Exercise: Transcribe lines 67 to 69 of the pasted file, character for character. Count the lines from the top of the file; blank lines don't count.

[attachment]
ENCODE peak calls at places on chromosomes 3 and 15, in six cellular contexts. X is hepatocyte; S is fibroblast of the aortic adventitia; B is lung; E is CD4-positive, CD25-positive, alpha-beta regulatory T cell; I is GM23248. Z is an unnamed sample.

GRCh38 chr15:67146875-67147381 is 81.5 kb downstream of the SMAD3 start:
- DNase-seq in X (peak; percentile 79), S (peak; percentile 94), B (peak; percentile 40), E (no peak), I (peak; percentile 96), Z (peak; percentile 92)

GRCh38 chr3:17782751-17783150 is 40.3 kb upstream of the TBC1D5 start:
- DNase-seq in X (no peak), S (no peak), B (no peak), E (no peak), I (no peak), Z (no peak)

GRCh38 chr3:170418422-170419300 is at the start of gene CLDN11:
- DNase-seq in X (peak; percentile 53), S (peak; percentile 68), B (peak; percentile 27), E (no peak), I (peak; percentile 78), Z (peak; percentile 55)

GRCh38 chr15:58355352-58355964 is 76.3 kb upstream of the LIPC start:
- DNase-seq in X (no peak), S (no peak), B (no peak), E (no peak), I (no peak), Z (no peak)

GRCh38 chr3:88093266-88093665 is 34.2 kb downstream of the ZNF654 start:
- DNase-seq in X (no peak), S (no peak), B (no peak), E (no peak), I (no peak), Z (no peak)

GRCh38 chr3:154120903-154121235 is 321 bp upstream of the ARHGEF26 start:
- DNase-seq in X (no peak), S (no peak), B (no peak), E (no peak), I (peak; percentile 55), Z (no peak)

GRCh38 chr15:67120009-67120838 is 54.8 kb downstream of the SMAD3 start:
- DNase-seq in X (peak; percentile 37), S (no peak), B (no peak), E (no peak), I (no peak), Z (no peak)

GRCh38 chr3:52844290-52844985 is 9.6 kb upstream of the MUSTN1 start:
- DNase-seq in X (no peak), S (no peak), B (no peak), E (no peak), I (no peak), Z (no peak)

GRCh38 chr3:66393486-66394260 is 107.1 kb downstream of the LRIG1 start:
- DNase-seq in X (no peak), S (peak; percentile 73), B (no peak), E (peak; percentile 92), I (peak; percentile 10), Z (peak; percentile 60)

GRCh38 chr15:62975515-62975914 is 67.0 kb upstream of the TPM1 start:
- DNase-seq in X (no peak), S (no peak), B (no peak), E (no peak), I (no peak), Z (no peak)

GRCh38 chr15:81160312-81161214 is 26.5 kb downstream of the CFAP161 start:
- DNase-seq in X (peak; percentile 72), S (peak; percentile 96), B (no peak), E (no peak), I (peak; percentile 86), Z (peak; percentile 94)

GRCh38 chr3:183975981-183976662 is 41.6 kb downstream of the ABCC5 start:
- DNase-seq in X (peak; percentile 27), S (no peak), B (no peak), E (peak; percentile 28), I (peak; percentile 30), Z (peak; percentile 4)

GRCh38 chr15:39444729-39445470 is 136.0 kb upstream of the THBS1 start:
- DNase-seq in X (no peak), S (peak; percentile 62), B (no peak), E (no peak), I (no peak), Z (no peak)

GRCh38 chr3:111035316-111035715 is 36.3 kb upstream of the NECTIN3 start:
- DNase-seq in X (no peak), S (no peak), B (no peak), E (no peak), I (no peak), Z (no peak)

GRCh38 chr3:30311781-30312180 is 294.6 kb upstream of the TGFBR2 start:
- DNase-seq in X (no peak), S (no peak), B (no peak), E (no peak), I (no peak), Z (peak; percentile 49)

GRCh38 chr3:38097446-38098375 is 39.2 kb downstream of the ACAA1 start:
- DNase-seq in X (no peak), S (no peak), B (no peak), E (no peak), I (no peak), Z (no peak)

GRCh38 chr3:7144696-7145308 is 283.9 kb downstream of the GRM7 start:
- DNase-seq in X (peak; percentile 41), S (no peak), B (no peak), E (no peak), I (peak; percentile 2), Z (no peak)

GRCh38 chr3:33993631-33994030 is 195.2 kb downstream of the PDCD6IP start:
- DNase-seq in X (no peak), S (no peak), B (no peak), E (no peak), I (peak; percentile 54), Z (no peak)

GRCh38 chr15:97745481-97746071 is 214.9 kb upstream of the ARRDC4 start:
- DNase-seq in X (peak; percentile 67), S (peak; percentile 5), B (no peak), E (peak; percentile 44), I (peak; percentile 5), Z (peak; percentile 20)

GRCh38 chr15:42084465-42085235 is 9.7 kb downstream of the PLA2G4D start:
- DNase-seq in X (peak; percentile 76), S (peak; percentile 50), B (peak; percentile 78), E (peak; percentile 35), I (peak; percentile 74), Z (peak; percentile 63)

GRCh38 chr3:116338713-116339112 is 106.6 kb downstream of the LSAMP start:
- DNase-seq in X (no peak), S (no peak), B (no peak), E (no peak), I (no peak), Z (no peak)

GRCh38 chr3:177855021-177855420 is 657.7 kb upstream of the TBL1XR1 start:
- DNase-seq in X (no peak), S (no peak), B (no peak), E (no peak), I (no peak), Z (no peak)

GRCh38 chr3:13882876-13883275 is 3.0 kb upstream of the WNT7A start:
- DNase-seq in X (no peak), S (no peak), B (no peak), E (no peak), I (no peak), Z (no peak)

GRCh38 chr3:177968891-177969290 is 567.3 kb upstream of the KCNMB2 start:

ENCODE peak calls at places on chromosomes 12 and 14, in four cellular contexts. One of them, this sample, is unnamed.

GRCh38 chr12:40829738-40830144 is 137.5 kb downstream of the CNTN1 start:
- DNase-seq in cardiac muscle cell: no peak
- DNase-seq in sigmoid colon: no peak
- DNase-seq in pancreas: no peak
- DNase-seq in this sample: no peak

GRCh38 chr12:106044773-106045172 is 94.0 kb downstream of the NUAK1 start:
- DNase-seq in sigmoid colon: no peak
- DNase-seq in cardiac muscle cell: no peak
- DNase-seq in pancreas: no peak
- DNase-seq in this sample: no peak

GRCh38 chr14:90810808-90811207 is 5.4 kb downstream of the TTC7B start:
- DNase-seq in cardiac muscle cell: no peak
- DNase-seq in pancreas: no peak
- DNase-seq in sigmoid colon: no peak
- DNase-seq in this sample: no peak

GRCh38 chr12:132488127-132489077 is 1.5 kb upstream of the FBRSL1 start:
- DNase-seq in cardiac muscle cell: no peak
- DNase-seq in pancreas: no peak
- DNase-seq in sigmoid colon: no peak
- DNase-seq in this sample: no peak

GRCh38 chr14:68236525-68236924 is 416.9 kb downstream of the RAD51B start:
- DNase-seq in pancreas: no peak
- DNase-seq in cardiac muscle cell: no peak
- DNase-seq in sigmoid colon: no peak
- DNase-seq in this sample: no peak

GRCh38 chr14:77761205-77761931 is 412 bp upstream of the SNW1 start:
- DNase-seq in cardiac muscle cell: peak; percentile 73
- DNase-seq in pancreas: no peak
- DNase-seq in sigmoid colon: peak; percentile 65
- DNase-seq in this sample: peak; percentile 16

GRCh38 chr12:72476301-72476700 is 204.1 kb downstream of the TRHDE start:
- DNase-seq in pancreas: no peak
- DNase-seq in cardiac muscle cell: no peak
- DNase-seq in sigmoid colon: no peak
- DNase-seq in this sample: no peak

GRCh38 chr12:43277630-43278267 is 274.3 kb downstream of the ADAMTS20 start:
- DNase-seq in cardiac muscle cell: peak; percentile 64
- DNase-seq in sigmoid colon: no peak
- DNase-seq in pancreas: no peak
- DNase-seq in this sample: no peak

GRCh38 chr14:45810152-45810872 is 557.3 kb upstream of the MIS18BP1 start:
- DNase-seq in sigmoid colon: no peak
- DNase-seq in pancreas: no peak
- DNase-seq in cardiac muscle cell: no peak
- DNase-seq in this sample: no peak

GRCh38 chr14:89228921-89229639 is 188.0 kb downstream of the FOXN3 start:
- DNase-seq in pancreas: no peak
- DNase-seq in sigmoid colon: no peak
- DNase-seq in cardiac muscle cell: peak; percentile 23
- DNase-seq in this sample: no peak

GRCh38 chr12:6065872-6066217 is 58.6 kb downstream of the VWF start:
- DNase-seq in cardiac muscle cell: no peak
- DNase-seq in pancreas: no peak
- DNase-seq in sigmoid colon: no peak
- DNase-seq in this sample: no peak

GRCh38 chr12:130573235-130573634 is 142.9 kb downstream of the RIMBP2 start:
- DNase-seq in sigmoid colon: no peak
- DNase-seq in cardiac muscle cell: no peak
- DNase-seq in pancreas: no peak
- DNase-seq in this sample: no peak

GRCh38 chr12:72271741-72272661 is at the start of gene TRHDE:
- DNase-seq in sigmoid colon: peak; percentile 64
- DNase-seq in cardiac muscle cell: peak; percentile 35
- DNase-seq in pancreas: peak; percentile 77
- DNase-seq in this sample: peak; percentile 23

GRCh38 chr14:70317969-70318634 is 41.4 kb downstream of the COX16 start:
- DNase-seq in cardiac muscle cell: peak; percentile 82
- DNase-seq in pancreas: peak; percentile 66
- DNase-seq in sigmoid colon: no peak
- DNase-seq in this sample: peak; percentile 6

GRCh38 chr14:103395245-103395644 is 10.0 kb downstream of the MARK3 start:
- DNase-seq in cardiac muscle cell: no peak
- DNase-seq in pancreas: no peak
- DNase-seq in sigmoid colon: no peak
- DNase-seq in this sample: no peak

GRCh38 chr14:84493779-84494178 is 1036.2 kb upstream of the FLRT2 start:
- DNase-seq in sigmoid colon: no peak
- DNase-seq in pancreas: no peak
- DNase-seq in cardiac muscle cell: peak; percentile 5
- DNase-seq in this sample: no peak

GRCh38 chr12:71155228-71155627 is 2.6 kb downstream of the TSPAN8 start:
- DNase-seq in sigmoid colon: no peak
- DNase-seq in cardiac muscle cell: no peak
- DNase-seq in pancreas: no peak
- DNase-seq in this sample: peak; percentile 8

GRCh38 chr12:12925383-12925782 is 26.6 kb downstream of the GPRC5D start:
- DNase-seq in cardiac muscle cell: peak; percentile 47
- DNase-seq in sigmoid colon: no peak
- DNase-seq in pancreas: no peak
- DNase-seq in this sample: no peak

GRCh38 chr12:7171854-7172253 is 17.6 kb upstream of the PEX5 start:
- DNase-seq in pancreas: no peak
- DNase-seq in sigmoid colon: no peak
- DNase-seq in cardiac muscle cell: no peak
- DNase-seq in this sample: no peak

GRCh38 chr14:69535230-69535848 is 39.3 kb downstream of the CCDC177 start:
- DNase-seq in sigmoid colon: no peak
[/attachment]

- DNase-seq in pancreas: no peak
- DNase-seq in sigmoid colon: no peak
- DNase-seq in this sample: no peak